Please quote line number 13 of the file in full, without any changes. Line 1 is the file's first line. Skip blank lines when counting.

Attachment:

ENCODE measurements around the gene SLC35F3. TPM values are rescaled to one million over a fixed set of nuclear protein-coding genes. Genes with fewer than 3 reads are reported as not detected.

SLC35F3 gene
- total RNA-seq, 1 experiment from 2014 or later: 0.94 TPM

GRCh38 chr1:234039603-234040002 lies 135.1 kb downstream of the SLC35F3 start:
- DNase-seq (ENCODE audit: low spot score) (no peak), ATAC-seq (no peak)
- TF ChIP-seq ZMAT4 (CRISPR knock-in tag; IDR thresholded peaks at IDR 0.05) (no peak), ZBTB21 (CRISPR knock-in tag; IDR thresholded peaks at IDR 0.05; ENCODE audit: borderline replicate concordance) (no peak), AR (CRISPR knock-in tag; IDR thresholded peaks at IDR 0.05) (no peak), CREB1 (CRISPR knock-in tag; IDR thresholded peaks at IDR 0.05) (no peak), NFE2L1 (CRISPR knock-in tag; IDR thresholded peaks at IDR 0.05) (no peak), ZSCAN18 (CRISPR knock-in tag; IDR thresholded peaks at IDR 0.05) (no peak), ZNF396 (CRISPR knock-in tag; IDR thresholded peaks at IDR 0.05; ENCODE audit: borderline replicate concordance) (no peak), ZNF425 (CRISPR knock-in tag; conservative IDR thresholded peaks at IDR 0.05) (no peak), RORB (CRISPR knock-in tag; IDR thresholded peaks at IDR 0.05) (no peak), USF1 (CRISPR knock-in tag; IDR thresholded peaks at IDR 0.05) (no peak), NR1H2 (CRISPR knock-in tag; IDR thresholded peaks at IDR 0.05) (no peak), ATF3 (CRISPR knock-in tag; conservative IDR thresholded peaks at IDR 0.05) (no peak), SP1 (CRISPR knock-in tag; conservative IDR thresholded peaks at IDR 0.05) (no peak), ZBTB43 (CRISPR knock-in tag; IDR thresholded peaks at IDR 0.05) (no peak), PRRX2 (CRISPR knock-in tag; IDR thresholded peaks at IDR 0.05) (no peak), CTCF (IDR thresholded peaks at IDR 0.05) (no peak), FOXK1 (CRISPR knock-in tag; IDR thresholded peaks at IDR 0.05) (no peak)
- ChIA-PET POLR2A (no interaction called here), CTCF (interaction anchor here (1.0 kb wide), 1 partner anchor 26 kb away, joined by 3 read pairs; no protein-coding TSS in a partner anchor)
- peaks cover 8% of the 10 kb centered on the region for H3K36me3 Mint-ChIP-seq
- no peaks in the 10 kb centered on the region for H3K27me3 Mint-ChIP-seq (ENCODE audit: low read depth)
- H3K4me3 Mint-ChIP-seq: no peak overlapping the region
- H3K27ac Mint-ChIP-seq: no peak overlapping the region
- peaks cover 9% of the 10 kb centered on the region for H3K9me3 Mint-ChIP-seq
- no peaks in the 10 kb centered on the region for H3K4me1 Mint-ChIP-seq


- no peaks in the 10 kb centered on the region for H3K4me1 Mint-ChIP-seq